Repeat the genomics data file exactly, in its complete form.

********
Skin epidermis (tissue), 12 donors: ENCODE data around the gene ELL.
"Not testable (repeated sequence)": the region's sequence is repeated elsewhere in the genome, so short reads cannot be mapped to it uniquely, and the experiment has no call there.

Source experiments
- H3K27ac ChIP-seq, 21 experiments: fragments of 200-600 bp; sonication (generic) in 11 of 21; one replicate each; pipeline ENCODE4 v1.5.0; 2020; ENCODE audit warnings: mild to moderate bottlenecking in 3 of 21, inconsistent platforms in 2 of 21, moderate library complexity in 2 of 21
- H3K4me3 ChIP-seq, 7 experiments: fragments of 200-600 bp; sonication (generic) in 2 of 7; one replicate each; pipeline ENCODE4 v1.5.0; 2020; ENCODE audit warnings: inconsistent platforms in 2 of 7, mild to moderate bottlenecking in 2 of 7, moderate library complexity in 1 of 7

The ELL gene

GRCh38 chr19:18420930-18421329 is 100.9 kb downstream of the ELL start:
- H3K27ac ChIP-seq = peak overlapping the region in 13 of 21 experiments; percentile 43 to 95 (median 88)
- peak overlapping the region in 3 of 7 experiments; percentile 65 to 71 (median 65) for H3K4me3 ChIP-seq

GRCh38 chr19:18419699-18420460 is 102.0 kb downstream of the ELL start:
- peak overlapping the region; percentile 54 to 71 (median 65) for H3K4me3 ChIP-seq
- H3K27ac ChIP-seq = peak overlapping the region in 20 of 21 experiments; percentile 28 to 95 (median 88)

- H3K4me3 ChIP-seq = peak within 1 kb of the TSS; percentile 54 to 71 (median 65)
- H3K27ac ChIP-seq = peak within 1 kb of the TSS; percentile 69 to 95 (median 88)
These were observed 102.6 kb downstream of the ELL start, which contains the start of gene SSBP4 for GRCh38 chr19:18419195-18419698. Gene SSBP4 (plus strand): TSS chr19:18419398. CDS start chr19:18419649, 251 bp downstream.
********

Skin epidermis (tissue), 12 donors: ENCODE data around the gene ELL.
"Not testable (repeated sequence)": the region's sequence is repeated elsewhere in the genome, so short reads cannot be mapped to it uniquely, and the experiment has no call there.

Source experiments
- H3K27ac ChIP-seq, 21 experiments: fragments of 200-600 bp; sonication (generic) in 11 of 21; one replicate each; pipeline ENCODE4 v1.5.0; 2020; ENCODE audit warnings: mild to moderate bottlenecking in 3 of 21, inconsistent platforms in 2 of 21, moderate library complexity in 2 of 21
- H3K4me3 ChIP-seq, 7 experiments: fragments of 200-600 bp; sonication (generic) in 2 of 7; one replicate each; pipeline ENCODE4 v1.5.0; 2020; ENCODE audit warnings: inconsistent platforms in 2 of 7, mild to moderate bottlenecking in 2 of 7, moderate library complexity in 1 of 7

The ELL gene

GRCh38 chr19:18420930-18421329 is 100.9 kb downstream of the ELL start:
- H3K27ac ChIP-seq = peak overlapping the region in 13 of 21 experiments; percentile 43 to 95 (median 88)
- peak overlapping the region in 3 of 7 experiments; percentile 65 to 71 (median 65) for H3K4me3 ChIP-seq

GRCh38 chr19:18419699-18420460 is 102.0 kb downstream of the ELL start:
- peak overlapping the region; percentile 54 to 71 (median 65) for H3K4me3 ChIP-seq
- H3K27ac ChIP-seq = peak overlapping the region in 20 of 21 experiments; percentile 28 to 95 (median 88)

- H3K4me3 ChIP-seq = peak within 1 kb of the TSS; percentile 54 to 71 (median 65)
- H3K27ac ChIP-seq = peak within 1 kb of the TSS; percentile 69 to 95 (median 88)
These were observed 102.6 kb downstream of the ELL start, which contains the start of gene SSBP4 for GRCh38 chr19:18419195-18419698. Gene SSBP4 (plus strand): TSS chr19:18419398. CDS start chr19:18419649, 251 bp downstream.